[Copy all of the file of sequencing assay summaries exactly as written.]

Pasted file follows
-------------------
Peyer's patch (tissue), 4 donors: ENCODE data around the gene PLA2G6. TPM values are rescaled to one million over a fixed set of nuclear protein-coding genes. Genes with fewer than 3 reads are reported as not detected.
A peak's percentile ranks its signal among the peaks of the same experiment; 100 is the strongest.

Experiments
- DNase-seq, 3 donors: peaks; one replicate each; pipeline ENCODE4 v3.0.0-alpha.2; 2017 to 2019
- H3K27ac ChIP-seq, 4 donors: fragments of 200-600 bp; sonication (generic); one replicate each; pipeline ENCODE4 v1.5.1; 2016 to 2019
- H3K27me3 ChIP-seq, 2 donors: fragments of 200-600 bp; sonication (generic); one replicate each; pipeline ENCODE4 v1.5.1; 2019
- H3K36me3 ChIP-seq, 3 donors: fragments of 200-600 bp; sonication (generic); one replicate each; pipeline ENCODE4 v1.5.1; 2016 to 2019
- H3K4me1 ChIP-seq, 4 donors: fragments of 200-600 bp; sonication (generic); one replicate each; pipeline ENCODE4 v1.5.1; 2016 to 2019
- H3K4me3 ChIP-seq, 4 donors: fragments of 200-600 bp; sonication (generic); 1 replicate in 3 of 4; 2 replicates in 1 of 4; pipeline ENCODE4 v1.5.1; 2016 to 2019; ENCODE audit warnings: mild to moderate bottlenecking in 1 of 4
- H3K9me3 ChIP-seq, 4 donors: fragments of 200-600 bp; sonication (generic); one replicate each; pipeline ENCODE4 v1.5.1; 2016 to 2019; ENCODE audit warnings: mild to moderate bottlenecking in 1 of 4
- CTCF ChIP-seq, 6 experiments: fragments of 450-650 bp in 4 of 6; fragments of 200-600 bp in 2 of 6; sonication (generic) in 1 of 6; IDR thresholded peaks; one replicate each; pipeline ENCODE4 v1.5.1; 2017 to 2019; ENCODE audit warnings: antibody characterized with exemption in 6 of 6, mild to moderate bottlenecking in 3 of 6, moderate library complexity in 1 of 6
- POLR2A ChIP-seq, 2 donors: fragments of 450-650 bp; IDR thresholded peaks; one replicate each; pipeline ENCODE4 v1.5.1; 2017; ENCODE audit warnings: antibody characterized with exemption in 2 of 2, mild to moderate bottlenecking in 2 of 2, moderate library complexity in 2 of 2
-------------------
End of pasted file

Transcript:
Peyer's patch (tissue), 4 donors: ENCODE data around the gene PLA2G6. TPM values are rescaled to one million over a fixed set of nuclear protein-coding genes. Genes with fewer than 3 reads are reported as not detected.
A peak's percentile ranks its signal among the peaks of the same experiment; 100 is the strongest.

Experiments
- DNase-seq, 3 donors: peaks; one replicate each; pipeline ENCODE4 v3.0.0-alpha.2; 2017 to 2019
- H3K27ac ChIP-seq, 4 donors: fragments of 200-600 bp; sonication (generic); one replicate each; pipeline ENCODE4 v1.5.1; 2016 to 2019
- H3K27me3 ChIP-seq, 2 donors: fragments of 200-600 bp; sonication (generic); one replicate each; pipeline ENCODE4 v1.5.1; 2019
- H3K36me3 ChIP-seq, 3 donors: fragments of 200-600 bp; sonication (generic); one replicate each; pipeline ENCODE4 v1.5.1; 2016 to 2019
- H3K4me1 ChIP-seq, 4 donors: fragments of 200-600 bp; sonication (generic); one replicate each; pipeline ENCODE4 v1.5.1; 2016 to 2019
- H3K4me3 ChIP-seq, 4 donors: fragments of 200-600 bp; sonication (generic); 1 replicate in 3 of 4; 2 replicates in 1 of 4; pipeline ENCODE4 v1.5.1; 2016 to 2019; ENCODE audit warnings: mild to moderate bottlenecking in 1 of 4
- H3K9me3 ChIP-seq, 4 donors: fragments of 200-600 bp; sonication (generic); one replicate each; pipeline ENCODE4 v1.5.1; 2016 to 2019; ENCODE audit warnings: mild to moderate bottlenecking in 1 of 4
- CTCF ChIP-seq, 6 experiments: fragments of 450-650 bp in 4 of 6; fragments of 200-600 bp in 2 of 6; sonication (generic) in 1 of 6; IDR thresholded peaks; one replicate each; pipeline ENCODE4 v1.5.1; 2017 to 2019; ENCODE audit warnings: antibody characterized with exemption in 6 of 6, mild to moderate bottlenecking in 3 of 6, moderate library complexity in 1 of 6
- POLR2A ChIP-seq, 2 donors: fragments of 450-650 bp; IDR thresholded peaks; one replicate each; pipeline ENCODE4 v1.5.1; 2017; ENCODE audit warnings: antibody characterized with exemption in 2 of 2, mild to moderate bottlenecking in 2 of 2, moderate library complexity in 2 of 2